The COVID-19 pandemic has disrupted normal life, with notable consequences for children. As of October 30, 2022, COVID-19 has caused more than 163,000 hospitalizations and 1,800 deaths in children up to age 17. In addition, school closures — used to stop the spread of the virus globally in 2020 — affected more than 90 percent of the world’s students. Since then, students have faced instability in their personal lives, outbreak-driven school closures, and transition to and from virtual or hybrid learning formats. The repercussions are evident, with children achieving lower test scores compared to those students received before the pandemic.
The Centers for Disease Control and Prevention (CDC) has expanded eligibility for the bivalent booster, which targets the highly transmissible Omicron variants, to include all school-aged children 5 and older. Our previous research has demonstrated that successful fall vaccination campaigns could prevent a surge of COVID-19, markedly reducing severe disease and deaths across all ages. These effects can be attributed to direct protection among vaccinated individuals and indirect protection via a reduction in transmission for the population overall, including children under age 5 who are not currently eligible for updated boosters.
In this analysis, we highlight the benefits to children of an improved and widespread booster vaccination campaign. We expand our previous analysis to include the impact on pediatric hospitalizations, pediatric isolation days, and school absenteeism (among children ages 5 to 17), demonstrating both the health benefits of vaccination and the importance of vaccination uptake for maintaining uninterrupted in-school education. While previous analyses have estimated the number of potential deaths averted under different vaccination scenarios, the number of pediatric deaths resulting from COVID-19 infection is very low (less than 1% of all COVID-19 deaths in the U.S. since the start of the pandemic), so we chose to exclude death as an outcome variable in this analysis. We conducted this analysis using a previously developed simulation model to estimate the impact of vaccination rates under different scenarios. (See “How We Conducted This Study” for further details.)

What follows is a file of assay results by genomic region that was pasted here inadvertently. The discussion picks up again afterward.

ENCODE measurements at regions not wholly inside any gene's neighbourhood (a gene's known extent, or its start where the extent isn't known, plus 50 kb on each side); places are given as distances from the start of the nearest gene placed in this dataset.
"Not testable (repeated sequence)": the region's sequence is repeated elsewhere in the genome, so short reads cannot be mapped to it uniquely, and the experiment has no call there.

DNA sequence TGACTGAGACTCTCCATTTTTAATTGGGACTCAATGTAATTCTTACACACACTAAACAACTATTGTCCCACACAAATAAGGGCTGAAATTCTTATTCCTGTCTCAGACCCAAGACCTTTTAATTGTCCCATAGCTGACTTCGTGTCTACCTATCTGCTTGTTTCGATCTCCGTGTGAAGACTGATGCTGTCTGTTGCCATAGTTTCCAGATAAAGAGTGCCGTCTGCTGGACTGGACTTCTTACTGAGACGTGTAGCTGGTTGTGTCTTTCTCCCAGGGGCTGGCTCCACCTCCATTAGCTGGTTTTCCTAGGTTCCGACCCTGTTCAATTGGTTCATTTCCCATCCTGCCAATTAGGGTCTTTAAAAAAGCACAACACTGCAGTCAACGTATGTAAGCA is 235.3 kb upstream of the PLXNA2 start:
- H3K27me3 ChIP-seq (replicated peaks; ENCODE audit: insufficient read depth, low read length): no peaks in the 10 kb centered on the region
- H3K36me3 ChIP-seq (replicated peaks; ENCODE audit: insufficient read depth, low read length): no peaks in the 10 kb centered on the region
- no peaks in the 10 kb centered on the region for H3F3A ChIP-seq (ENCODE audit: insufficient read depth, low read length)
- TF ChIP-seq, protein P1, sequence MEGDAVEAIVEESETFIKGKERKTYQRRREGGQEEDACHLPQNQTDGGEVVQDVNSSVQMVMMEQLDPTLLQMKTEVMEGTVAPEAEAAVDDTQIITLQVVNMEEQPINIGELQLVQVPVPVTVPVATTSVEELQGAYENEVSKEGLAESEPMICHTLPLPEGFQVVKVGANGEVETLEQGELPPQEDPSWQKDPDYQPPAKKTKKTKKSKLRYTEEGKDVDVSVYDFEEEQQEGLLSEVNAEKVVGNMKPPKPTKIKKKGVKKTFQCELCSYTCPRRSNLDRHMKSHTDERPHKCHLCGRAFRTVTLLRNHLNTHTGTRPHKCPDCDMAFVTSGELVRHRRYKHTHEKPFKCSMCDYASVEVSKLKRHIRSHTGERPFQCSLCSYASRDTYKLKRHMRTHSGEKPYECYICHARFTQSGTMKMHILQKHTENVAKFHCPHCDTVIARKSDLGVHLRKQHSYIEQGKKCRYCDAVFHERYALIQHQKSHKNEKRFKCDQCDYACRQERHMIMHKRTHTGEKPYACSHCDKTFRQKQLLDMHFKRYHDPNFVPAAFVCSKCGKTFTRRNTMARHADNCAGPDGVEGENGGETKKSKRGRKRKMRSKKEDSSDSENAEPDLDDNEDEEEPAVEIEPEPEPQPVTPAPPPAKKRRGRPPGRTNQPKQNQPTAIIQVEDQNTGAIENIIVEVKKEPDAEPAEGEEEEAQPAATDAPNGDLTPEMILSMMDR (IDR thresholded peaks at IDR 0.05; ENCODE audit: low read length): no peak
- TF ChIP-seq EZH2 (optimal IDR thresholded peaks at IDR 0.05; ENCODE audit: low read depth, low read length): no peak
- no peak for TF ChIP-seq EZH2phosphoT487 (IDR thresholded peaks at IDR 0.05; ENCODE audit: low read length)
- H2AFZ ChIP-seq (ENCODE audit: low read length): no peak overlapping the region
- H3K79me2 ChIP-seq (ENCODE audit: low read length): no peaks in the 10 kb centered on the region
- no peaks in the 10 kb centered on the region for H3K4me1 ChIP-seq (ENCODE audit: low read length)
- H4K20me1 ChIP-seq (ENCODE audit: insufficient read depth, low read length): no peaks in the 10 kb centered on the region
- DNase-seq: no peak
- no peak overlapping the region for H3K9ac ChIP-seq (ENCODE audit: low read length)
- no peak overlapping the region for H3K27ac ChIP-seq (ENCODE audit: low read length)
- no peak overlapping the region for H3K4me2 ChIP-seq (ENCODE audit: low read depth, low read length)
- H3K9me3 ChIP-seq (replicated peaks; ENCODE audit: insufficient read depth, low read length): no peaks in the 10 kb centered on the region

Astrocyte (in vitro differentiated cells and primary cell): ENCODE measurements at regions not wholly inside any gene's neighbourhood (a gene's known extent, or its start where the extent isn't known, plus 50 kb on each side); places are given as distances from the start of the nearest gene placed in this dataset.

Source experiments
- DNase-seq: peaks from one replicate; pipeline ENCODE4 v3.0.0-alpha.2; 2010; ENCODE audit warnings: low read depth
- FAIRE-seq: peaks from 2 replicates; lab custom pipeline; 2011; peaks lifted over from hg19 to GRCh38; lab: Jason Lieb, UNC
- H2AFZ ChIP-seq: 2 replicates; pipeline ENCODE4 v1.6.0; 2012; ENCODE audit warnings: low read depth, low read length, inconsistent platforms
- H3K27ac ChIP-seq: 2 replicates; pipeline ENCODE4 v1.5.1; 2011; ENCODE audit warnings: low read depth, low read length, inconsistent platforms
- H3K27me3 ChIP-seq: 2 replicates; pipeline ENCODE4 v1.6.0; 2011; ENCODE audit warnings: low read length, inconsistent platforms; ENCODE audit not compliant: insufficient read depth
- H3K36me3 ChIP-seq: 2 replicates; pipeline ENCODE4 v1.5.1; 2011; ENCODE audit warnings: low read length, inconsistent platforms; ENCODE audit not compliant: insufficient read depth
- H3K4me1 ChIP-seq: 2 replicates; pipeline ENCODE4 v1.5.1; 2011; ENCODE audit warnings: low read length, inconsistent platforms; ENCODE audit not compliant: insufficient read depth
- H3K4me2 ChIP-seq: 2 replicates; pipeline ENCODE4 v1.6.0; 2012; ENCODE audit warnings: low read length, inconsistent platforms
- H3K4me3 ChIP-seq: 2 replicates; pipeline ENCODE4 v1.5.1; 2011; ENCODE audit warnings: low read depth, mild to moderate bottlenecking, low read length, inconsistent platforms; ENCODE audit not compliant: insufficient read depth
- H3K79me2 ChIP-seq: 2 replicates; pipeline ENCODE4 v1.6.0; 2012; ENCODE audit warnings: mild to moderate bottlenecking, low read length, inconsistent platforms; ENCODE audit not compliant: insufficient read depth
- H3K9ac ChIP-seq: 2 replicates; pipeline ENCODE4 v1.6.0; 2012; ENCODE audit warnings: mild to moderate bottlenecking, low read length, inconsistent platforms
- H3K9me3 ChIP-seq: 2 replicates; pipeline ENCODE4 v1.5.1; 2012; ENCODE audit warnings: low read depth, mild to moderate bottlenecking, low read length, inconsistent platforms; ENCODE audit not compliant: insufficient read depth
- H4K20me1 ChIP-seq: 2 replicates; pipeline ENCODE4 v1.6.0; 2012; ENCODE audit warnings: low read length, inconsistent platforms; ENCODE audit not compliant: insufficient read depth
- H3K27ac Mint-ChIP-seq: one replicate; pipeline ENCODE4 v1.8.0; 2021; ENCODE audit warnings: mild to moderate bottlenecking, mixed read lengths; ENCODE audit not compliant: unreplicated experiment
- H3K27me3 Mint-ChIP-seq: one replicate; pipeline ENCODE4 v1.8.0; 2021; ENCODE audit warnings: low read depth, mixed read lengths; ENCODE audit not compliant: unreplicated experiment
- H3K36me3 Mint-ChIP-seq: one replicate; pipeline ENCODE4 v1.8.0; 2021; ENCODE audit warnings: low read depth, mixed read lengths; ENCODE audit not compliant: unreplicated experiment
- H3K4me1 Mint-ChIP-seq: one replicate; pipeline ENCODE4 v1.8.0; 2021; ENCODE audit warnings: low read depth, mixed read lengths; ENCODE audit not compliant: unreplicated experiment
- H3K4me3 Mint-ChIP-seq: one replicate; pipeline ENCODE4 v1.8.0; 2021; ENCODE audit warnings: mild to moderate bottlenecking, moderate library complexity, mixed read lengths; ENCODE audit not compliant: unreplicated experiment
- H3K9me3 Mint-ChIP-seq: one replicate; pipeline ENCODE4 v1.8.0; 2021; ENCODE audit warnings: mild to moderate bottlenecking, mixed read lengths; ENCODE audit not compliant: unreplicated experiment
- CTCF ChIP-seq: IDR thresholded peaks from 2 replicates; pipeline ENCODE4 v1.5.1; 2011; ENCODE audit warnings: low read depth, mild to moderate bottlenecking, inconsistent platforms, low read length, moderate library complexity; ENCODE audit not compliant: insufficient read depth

Guidance from the CDC stipulates that individuals who test positive for COVID-19 should isolate for at least five days. A 10-day isolation period is advised for people with continuing symptoms or those experiencing shortness of breath, low oxygen levels, or hospitalization. In our model, we calculated pediatric isolation days as five days per event for children who experience mild symptomatic illness, and 10 days for those with hospitalization or severe illness.
As in previous analyses, we projected outcomes under a range of booster coverage scenarios. These include: a baseline strategy with daily vaccination rates matching those in August 2022; a campaign scenario with booster vaccination rates matching influenza vaccine rates in 2020–21 by the end of 2022; and a campaign scenario with 80 percent of eligible individuals age 5 and older receiving a bivalent booster dose by the end of 2022. We then determined the estimated impact by comparing the projected number of pediatric isolation days, days of school absenteeism, and pediatric hospitalizations from October 1 to March 31.